Partner Adoption
Technology partner
Service partner

What are some KPI's you would recommend for us to track to understand how well our partner adoption is performing?

5 Answers
Catherine Brodigan avatar
Catherine Brodigan
Intercom Head of Partnerships
I’m going to be very unhelpful here and answer this question with a question 🙂 The answer to this is going to depend on what you mean by ‘performing’ - what does mean for your business? And does this differ based on partner type? For example - you might want to set up and track one set of KPIs to measure how the adoption of implementation partner services impacts on your customers’ time-to-value, and their eventual renewal and expansion rates. From this, you can start to form a view on which partner services are most impactful, and where you need to build partner capacity to maximize that impact. You could also take this same approach with technology partners and measure these metrics based on a specific integration, or combination of integrations. Or, you might want to track revenue impact more explicitly - ie tracking revenue growth that is directly related to or correlated with adoption of a specific integration. As with all KPIs - the best first step is to take a step back, and understand the 'why' behind the KPI, before setting it!
Sarah Kang avatar
Sarah Kang
AfterShip Manager, Strategic Partnerships
Some metrics to track partner adoption are partner sourced net new revenue and partner influenced revenue. If you are seeing these metrics are performing well with certain partners, it's a good indication that you have successfully enabled that partner to sell your offering. As well as your ICP’s are aligned and customers are seeing the value of both of your services. You must track metrics for all your partners as each one of them will have different goals established.
Tiffany Dunn avatar
Tiffany Dunn
Aircall VP of North American Channel Sales
If you are looking to measure how well your partners are performing, take a look at revenue they produce for you, # of deals, average deal size, # of sales reps within the partner that are selling your solution (ie partner penetration), and those downsteam partners that produce (if that’s applicable). If a partner brought you one deal a quarter, ask what it would take to get 1 a month? How can you co-invest in your joint success? You still have to figure out the ROI of that channel to measure its effectiveness over other channels/partnerships you invest in. It’s also important to understand how much revenue your solution represents to the partner. Depending on the type of partner, a good rule of thumb is to be 10% of the partners’ business. If you don’t make up 10% of their revenues they may not care as much about having a strategic partnership. Make sure you understand why the partner should sell it? Why should they care? What does it help them solve? Does your solution represent a larger deal, better solution, stickier solution to help with retention? Those answers and creating an ideal partner profile (IPP) will inform how you want to GTM and which partners to pursue. Create a scorecard so you can evaluate your partnerships on an ongoing basis. With the strategic partners, agree upon KPIs that you measure together and meet on a consistent basis to ensure you are both meeting or exceeding those expectations.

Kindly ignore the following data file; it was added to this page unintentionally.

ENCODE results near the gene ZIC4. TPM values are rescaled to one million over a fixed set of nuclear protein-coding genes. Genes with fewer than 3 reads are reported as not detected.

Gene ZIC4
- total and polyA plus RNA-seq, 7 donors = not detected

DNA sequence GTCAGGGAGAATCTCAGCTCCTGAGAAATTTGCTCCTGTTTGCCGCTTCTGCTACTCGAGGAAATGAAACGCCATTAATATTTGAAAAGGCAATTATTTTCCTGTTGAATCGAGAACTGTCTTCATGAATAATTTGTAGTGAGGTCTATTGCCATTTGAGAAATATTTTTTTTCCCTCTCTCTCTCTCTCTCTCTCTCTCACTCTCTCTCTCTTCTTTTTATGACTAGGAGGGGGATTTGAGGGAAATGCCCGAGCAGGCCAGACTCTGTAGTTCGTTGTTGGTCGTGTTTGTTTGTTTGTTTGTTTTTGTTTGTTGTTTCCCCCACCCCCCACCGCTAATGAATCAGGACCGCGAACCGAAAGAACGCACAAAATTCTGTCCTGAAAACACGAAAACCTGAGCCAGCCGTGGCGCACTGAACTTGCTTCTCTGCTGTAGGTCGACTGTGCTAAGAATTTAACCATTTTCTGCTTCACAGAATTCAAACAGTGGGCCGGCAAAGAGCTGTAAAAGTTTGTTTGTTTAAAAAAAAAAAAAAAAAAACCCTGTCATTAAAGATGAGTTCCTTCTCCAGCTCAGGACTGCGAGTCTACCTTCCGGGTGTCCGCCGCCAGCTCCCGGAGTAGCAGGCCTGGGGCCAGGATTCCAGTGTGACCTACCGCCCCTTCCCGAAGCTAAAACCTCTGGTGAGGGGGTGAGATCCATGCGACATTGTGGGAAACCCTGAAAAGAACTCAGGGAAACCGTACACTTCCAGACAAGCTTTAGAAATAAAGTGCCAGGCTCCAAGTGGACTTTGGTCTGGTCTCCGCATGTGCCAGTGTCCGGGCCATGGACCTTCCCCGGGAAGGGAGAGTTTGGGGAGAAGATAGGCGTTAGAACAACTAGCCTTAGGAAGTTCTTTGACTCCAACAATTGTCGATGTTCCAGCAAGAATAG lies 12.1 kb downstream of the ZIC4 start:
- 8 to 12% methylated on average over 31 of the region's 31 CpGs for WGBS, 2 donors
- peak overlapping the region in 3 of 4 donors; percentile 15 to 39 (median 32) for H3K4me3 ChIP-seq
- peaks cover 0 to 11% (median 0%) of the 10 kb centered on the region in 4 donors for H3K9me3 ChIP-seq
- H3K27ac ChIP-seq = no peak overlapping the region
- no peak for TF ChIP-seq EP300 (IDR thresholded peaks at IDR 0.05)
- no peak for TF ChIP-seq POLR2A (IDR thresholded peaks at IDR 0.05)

Jocelyn Toonders avatar
Jocelyn Toonders
Mention Me Head of partnerships
Number of mutual case studies Number of mutual clients with partnership use cases set up Number of introductions into clients made / Closed ARR Number of stakeholders involved Number of enablement sessions run
Marco De Paulis avatar
Marco De Paulis
Ryder Ecommerce Director of Partnerships
This is a good one. Just did a presentation on it the other day: Marketing Reach & Acquisition - Partner-sourced Cost per Customer Acquisition (CAC) - Volume of partnerships content - Audience expansion - Addressable market reach & LTV potential CS Lifetime Value (LTV) - Retention of partner-sourced accounts vs. non - Retention of accounts with integrations vs. non - Integration usage vs. LTV - NPS vs. LTV Sales Net New & Expansion Revenue - Sourced net new revenue - Average Sales Price (ASP) of partner-sourced deals - Close rate of partner-sourced deals - Influenced revenue of non-sourced deals - ARR by Partner/Integration - Cross-sell expansion revenue